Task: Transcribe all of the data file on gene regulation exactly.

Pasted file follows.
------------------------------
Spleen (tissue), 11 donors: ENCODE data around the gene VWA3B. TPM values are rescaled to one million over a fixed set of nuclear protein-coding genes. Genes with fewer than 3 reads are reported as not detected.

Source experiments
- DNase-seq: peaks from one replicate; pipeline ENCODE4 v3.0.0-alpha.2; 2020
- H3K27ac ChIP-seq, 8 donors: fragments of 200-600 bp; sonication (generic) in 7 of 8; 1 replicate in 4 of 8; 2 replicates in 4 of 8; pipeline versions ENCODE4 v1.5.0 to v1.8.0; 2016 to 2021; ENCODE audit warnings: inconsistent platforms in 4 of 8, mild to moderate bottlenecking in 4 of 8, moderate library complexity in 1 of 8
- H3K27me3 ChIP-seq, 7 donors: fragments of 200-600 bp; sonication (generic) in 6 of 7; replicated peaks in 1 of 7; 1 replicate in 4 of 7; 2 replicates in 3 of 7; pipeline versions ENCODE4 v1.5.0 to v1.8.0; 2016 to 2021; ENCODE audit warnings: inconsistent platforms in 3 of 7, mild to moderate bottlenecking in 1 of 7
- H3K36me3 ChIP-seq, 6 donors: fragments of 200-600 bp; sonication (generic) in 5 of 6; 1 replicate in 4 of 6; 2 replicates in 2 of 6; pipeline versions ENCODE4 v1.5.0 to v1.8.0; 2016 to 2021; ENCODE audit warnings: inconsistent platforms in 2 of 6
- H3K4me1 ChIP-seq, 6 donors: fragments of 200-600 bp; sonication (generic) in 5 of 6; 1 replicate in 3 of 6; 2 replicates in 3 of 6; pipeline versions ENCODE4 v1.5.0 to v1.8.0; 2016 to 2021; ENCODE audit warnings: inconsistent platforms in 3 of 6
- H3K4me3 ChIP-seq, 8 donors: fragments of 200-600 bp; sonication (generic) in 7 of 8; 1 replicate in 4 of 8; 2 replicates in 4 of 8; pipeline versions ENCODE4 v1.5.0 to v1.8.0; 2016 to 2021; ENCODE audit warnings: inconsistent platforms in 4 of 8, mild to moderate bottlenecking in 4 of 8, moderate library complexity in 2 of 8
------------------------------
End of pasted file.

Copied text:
Spleen (tissue), 11 donors: ENCODE data around the gene VWA3B. TPM values are rescaled to one million over a fixed set of nuclear protein-coding genes. Genes with fewer than 3 reads are reported as not detected.

Source experiments
- DNase-seq: peaks from one replicate; pipeline ENCODE4 v3.0.0-alpha.2; 2020
- H3K27ac ChIP-seq, 8 donors: fragments of 200-600 bp; sonication (generic) in 7 of 8; 1 replicate in 4 of 8; 2 replicates in 4 of 8; pipeline versions ENCODE4 v1.5.0 to v1.8.0; 2016 to 2021; ENCODE audit warnings: inconsistent platforms in 4 of 8, mild to moderate bottlenecking in 4 of 8, moderate library complexity in 1 of 8
- H3K27me3 ChIP-seq, 7 donors: fragments of 200-600 bp; sonication (generic) in 6 of 7; replicated peaks in 1 of 7; 1 replicate in 4 of 7; 2 replicates in 3 of 7; pipeline versions ENCODE4 v1.5.0 to v1.8.0; 2016 to 2021; ENCODE audit warnings: inconsistent platforms in 3 of 7, mild to moderate bottlenecking in 1 of 7
- H3K36me3 ChIP-seq, 6 donors: fragments of 200-600 bp; sonication (generic) in 5 of 6; 1 replicate in 4 of 6; 2 replicates in 2 of 6; pipeline versions ENCODE4 v1.5.0 to v1.8.0; 2016 to 2021; ENCODE audit warnings: inconsistent platforms in 2 of 6
- H3K4me1 ChIP-seq, 6 donors: fragments of 200-600 bp; sonication (generic) in 5 of 6; 1 replicate in 3 of 6; 2 replicates in 3 of 6; pipeline versions ENCODE4 v1.5.0 to v1.8.0; 2016 to 2021; ENCODE audit warnings: inconsistent platforms in 3 of 6
- H3K4me3 ChIP-seq, 8 donors: fragments of 200-600 bp; sonication (generic) in 7 of 8; 1 replicate in 4 of 8; 2 replicates in 4 of 8; pipeline versions ENCODE4 v1.5.0 to v1.8.0; 2016 to 2021; ENCODE audit warnings: inconsistent platforms in 4 of 8, mild to moderate bottlenecking in 4 of 8, moderate library complexity in 2 of 8